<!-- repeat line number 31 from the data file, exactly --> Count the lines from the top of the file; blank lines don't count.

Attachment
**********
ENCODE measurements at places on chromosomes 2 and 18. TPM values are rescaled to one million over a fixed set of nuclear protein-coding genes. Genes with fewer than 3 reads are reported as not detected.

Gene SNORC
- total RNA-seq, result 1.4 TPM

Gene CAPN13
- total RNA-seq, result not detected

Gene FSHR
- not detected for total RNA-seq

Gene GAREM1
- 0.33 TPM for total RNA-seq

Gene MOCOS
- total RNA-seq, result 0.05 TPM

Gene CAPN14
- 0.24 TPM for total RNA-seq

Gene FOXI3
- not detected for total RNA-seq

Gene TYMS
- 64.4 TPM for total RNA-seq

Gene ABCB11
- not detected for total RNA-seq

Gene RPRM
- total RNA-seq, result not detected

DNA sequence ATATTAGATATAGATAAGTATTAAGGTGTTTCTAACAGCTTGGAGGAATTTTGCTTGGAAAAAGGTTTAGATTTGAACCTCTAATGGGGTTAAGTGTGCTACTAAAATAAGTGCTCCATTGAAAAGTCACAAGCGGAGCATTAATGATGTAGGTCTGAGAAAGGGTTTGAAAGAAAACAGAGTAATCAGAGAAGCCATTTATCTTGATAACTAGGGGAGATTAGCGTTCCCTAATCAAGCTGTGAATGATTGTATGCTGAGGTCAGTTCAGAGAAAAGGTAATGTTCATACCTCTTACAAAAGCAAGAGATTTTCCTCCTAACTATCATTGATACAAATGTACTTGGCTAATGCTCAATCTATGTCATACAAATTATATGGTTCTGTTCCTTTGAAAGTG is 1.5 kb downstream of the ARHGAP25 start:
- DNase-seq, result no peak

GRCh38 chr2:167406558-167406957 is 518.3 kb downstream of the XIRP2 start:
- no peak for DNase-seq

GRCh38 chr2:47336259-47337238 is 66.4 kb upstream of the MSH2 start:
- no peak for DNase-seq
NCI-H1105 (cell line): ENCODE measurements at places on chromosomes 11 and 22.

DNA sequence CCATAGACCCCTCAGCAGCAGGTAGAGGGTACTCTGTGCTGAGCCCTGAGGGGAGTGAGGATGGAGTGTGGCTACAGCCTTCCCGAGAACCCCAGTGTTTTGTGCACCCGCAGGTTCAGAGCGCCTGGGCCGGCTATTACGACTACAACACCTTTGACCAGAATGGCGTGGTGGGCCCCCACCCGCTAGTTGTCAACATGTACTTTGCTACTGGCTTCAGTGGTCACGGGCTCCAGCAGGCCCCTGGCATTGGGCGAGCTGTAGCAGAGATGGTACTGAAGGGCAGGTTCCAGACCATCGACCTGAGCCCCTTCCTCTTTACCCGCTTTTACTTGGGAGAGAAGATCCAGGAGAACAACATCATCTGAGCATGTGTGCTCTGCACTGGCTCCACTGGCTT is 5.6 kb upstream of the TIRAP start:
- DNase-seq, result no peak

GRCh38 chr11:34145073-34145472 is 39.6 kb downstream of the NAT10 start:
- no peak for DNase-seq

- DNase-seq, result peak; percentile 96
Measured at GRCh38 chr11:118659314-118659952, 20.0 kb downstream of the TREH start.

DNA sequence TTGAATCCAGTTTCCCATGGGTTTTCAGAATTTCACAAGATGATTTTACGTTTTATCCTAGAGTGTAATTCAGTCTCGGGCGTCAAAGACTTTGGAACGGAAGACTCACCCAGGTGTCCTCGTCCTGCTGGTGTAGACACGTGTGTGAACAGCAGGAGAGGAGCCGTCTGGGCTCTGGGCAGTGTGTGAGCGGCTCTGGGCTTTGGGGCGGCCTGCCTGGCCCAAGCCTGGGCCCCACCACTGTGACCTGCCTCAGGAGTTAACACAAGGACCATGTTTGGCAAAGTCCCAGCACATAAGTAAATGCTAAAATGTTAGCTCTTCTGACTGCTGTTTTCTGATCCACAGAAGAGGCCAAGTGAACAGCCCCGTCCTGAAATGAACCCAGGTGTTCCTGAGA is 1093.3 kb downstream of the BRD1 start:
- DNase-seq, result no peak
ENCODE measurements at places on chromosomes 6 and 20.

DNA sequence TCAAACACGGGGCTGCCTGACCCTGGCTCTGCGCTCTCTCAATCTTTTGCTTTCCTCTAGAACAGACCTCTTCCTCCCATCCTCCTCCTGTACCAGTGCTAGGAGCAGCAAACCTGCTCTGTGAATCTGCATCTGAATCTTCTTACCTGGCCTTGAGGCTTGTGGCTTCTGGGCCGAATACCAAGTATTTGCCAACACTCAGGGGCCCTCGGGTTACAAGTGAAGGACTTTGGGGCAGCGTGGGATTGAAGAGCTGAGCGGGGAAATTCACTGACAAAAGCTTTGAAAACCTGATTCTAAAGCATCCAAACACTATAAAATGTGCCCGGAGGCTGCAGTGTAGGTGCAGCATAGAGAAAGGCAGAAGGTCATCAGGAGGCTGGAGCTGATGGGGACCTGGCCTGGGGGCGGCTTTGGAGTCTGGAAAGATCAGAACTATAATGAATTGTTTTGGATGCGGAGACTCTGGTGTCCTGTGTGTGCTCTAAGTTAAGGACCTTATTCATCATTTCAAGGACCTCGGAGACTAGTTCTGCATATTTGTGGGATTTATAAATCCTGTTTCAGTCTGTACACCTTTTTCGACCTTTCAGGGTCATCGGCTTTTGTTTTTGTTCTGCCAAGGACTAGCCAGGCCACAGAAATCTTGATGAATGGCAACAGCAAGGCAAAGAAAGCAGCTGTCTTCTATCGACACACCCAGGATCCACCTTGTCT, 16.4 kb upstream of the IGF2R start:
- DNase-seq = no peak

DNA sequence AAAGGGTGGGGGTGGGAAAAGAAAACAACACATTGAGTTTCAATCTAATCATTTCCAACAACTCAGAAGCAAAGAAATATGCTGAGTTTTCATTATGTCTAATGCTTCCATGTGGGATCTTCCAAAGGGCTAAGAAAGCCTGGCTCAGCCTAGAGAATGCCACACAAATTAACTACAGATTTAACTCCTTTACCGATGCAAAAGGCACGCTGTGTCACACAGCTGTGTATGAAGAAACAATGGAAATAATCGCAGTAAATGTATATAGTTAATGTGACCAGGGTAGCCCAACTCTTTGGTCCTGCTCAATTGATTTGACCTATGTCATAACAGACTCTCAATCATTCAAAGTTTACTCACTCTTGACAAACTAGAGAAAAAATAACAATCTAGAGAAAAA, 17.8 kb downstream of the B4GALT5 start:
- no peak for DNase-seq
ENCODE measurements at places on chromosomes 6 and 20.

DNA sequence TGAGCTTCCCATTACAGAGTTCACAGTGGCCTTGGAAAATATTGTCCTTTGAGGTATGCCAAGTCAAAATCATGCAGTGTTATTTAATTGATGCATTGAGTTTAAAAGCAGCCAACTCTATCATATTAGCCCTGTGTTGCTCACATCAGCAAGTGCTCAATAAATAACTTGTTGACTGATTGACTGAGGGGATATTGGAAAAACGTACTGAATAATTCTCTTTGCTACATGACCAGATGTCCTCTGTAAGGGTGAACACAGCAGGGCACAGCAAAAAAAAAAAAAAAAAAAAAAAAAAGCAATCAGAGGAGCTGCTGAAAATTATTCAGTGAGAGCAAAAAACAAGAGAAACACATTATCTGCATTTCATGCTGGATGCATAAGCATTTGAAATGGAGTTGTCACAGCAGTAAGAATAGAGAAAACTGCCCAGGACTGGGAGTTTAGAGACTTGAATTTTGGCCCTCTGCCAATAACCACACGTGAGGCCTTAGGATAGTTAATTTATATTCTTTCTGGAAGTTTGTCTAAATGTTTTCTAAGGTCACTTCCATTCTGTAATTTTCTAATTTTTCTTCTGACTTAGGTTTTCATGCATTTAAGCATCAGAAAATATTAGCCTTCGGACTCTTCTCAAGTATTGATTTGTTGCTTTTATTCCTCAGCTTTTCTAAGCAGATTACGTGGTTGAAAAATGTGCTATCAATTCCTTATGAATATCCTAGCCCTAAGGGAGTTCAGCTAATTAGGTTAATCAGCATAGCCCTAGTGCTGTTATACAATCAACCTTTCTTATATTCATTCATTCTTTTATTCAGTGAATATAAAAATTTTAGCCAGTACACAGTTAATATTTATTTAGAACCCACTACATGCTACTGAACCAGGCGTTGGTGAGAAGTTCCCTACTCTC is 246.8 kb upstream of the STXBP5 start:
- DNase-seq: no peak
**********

GRCh38 chr11:34145073-34145472 is 39.6 kb downstream of the NAT10 start: